WASHINGTON, D.C – In a challenge by Canada to an antidumping investigation of softwood lumber products, the U.S. won the latest ruling, says Trade Representative Robert Lighthizer. The World Trade Organization (WTO) panel has found in favor of the United States in a dispute involving the use of “zeroing” in calculating antidumping duties. 
 
This dispute concerned a challenge by Canada to an antidumping investigation of softwood lumber products. When Commerce calculates a weighted average dumping margin for a given company, it typically takes into account numerous comparisons between sales in the United States and sales in the home market or third country market (or costs in the home market).  It is not uncommon for Commerce to find that some comparisons reveal dumping (i.e., the price in the United States is lower than the home market price), while others reveal no dumping (i.e., the price in the United States is equal to or higher than the home market price). 
 
Where a comparison reveals no dumping, Commerce assigns a zero to that comparison, rather than a negative number equal to the amount by which the U.S. price exceeds the home market price. This approach is commonly referred to as “zeroing." Its net effect is to not offset dumping charges in areas where the U.S. price is higher. 
 
It is the fifth time overall, and the first time in relation to the specific “differential pricing” methodology at issue in this dispute, that a WTO panel has disagreed with the Appellate Body and found that WTO rules do not prohibit zeroing. The contentious issue of softwood lumber traed was left unresolved by the Obama Administration, and so the Trump White house has aggressively challenged Canada on this issue. (The impact of this and other duties and tariffs on the U.S. wood manufacturing industries will e examined at the Executive Briefing Conference next week in a presentation by Freedonia Research Group's John Sherwin.)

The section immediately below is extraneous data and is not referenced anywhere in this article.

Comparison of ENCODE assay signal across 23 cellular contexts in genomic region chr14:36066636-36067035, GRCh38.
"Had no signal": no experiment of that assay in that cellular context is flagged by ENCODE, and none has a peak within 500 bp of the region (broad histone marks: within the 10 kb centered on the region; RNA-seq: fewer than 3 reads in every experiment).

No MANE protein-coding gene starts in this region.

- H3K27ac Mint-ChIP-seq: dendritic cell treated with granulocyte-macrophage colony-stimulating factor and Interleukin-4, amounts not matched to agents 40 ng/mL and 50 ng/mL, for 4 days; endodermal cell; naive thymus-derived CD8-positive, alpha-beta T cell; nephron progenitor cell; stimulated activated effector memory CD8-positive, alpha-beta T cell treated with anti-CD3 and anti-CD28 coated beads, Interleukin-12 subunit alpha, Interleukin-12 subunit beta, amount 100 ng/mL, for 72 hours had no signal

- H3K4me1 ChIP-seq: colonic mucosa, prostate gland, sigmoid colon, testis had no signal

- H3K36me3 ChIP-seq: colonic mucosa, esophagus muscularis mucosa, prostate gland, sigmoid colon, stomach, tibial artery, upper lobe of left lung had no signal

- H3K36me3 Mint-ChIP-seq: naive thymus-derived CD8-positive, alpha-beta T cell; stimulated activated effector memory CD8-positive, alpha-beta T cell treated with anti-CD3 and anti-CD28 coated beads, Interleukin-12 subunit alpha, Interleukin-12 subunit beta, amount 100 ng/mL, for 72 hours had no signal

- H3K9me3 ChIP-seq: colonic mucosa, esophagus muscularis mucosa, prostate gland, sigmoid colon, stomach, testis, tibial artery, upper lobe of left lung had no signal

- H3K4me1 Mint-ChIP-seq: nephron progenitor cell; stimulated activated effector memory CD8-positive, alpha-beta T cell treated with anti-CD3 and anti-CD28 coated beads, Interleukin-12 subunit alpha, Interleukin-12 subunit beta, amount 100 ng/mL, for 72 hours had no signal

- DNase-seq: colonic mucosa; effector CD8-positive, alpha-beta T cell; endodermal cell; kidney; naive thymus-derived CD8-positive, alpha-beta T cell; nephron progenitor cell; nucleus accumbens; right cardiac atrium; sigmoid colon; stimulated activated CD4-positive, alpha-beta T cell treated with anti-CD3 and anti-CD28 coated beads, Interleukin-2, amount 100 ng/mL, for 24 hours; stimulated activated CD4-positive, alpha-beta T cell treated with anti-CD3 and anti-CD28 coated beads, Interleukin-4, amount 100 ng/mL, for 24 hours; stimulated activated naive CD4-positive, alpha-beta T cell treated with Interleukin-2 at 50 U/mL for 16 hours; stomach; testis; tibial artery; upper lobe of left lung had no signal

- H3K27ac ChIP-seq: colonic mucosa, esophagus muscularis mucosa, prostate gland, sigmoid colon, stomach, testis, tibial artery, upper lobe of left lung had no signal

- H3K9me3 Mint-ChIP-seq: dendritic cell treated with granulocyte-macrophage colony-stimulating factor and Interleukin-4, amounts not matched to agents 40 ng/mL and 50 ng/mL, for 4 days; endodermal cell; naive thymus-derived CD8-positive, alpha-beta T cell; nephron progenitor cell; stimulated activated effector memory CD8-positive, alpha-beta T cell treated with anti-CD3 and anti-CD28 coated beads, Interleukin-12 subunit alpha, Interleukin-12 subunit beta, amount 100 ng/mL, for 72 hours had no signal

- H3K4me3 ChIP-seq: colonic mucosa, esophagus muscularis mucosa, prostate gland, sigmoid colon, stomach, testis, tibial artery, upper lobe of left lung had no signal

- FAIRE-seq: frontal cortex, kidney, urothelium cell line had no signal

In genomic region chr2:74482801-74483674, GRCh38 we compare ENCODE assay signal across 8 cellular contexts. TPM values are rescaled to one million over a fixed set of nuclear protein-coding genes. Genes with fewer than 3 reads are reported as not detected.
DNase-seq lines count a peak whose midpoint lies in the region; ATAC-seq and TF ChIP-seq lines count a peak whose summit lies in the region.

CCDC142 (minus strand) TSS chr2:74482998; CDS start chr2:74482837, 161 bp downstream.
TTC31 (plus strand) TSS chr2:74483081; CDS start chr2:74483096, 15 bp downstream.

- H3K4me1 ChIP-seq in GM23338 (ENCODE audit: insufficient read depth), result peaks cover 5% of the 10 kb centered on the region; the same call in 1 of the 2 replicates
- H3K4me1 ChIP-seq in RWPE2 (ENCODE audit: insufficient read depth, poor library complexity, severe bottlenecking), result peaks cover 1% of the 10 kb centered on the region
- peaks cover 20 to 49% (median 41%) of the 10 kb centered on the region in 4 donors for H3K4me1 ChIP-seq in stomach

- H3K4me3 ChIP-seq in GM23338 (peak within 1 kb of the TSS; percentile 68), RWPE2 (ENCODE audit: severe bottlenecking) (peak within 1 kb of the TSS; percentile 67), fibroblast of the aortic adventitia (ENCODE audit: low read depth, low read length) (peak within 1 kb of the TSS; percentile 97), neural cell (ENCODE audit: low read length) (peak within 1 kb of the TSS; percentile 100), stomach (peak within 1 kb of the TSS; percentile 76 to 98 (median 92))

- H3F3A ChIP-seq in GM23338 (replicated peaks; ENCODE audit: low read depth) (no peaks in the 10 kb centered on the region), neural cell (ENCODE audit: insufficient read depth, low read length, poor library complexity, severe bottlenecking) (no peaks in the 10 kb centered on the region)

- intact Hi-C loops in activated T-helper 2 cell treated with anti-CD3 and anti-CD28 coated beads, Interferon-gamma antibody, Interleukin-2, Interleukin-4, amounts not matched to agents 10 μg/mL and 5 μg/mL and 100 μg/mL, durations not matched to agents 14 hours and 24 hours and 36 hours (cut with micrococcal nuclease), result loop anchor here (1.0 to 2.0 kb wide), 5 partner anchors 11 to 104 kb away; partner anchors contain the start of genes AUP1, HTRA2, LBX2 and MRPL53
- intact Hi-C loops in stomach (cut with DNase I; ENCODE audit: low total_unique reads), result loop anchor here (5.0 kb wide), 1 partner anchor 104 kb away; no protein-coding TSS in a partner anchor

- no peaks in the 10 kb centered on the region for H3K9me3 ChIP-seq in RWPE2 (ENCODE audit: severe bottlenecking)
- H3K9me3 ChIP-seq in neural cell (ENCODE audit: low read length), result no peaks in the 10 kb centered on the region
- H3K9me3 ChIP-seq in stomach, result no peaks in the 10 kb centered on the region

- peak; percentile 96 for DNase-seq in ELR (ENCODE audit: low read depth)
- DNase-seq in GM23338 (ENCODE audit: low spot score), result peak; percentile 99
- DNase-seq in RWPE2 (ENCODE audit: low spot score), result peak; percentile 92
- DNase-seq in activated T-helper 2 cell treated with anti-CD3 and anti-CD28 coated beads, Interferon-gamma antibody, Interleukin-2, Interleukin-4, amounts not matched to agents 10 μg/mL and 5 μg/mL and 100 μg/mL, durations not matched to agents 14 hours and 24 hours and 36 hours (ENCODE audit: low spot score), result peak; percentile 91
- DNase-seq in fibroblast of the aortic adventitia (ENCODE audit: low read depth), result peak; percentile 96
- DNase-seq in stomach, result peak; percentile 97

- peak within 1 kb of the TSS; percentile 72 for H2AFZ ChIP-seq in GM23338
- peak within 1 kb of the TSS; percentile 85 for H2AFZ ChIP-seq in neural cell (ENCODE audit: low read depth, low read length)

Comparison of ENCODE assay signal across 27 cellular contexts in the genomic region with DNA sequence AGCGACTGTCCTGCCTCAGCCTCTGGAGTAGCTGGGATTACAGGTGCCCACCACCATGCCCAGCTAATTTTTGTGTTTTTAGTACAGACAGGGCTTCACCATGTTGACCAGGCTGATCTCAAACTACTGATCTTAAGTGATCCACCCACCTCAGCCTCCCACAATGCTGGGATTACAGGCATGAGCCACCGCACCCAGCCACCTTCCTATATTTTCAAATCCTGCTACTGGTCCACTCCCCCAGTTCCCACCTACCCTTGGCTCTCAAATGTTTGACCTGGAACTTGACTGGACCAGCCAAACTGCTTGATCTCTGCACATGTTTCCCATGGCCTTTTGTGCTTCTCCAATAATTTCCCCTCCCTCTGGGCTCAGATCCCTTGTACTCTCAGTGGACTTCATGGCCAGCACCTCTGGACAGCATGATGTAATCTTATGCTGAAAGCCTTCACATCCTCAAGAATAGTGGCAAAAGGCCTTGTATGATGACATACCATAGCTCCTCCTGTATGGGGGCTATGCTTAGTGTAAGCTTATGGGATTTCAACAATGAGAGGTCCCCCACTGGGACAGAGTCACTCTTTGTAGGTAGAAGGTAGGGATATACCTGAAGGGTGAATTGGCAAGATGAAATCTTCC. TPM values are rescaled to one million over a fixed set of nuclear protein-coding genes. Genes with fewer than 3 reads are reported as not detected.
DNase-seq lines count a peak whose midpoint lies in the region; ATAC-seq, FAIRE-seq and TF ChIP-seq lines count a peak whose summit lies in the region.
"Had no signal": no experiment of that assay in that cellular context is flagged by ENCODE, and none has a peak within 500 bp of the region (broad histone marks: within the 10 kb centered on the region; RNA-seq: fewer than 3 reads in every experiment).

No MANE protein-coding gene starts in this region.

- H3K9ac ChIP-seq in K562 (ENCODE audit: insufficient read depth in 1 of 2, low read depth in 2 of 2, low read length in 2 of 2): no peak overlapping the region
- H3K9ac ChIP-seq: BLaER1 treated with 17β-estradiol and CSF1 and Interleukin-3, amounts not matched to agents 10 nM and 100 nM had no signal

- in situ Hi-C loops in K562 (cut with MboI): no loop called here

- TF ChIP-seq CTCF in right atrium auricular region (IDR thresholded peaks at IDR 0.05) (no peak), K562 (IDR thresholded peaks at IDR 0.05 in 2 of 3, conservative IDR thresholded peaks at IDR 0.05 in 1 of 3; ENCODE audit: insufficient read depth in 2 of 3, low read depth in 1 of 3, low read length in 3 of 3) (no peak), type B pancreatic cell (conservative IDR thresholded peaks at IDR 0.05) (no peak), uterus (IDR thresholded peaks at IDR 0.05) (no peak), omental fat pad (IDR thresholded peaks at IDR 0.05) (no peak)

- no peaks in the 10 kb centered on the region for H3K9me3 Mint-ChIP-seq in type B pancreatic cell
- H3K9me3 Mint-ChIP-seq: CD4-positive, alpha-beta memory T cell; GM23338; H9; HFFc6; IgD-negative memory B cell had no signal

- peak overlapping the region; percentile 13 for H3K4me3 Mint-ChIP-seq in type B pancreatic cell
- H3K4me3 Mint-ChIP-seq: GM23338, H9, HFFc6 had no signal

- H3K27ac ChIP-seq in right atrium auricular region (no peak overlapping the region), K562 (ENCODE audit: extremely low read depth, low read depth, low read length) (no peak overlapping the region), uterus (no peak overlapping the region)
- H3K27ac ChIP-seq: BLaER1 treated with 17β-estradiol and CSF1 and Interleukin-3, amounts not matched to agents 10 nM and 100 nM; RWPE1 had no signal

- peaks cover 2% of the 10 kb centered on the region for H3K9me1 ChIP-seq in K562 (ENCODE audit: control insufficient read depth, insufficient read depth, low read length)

“The WTO rules do not prohibit ‘zeroing’,” said Ambassador Lighthizer.  “The United States never agreed to any such rule in the WTO negotiations, and never would." Lighthizer said Appellate Body reports are not binding precedent, and the WTO panel has an obligation to reverse what he called"flawed reasoning."
 
The U.S. Lumber Coalition cheered the WTO decision. The U.S. industry strongly supports the Administration’s full enforcement of the U.S. trade laws against subsidized and dumped Canadian imports," said Jason Brochu, U.S. Lumber Coalition Co-Chair and Co-President of Pleasant River Lumber Company in Maine. 
 
“The fair chance to compete on a level playing field is of utmost importance to domestic lumber manufacturers, their workers, as well as tree farmers and landowners, and the economies of the rural communities they support across the United States.” 
 
The WTO panel considered and rejected Appellate Body findings concerning the use of “zeroing” to calculate antidumping duties. The panel interpreted the WTO Antidumping Agreement and found that the text does not prohibit zeroing under the alternative methodology designed to address targeted dumping. In fact, the panel found that, reading a prohibition on zeroing into the text would render that alternative approach useless, contrary to the intention of WTO Members.  The panel explained that it “carefully considered” prior panel and Appellate Body reports but disagreed with those reports and therefore found convincing reasons to arrive at different conclusions.